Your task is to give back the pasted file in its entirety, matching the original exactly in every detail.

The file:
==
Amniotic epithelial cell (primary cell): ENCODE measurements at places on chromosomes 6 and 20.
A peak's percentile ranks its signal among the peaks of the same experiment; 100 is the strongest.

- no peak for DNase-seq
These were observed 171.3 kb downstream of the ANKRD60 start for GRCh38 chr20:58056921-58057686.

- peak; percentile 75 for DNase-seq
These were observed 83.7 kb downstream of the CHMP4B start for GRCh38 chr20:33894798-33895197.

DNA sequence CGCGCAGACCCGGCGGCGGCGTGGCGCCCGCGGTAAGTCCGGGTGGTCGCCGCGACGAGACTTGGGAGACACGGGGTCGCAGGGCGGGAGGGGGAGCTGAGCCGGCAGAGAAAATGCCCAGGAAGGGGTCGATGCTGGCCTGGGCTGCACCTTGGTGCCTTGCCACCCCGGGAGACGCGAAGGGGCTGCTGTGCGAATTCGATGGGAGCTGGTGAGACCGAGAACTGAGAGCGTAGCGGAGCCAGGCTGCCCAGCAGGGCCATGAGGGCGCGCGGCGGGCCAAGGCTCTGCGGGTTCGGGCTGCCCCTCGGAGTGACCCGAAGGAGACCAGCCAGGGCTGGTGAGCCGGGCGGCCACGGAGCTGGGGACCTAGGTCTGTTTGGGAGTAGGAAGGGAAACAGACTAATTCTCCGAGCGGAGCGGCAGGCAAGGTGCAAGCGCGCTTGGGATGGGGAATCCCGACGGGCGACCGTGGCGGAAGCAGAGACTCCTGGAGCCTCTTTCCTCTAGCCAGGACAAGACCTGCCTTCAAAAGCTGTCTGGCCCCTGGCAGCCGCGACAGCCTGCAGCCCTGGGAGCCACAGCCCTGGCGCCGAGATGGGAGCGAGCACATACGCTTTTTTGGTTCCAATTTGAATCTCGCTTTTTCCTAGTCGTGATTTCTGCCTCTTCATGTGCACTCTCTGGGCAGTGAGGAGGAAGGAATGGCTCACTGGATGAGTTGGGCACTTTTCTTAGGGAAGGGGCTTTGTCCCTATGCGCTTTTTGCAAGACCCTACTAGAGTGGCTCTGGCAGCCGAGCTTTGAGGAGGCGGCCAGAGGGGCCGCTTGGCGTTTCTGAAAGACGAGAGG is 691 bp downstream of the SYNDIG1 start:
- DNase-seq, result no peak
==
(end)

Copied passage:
Amniotic epithelial cell (primary cell): ENCODE measurements at places on chromosomes 6 and 20.
A peak's percentile ranks its signal among the peaks of the same experiment; 100 is the strongest.

- no peak for DNase-seq
These were observed 171.3 kb downstream of the ANKRD60 start for GRCh38 chr20:58056921-58057686.

- peak; percentile 75 for DNase-seq
These were observed 83.7 kb downstream of the CHMP4B start for GRCh38 chr20:33894798-33895197.

DNA sequence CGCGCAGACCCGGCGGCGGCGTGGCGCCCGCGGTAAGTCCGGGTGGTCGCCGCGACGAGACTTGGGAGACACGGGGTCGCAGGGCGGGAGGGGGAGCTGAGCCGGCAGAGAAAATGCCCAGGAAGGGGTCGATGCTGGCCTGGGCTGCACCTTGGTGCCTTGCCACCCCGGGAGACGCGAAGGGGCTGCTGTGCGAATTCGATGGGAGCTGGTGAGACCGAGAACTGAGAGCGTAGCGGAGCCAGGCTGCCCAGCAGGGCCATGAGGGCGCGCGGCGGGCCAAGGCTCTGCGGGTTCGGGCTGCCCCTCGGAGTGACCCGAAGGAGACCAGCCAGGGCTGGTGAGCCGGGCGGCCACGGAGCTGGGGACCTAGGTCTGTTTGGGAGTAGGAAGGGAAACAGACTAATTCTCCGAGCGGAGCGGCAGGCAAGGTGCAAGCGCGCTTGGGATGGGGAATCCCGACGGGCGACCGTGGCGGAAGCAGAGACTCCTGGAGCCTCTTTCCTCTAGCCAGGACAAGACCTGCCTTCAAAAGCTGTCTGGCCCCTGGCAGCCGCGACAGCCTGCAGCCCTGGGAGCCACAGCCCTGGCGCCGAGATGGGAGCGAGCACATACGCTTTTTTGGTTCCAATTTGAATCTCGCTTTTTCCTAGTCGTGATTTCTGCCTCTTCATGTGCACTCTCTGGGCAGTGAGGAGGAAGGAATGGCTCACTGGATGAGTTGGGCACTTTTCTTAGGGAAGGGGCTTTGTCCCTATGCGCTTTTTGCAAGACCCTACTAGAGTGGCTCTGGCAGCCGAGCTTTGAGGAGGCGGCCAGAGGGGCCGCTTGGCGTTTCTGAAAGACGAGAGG is 691 bp downstream of the SYNDIG1 start:
- DNase-seq, result no peak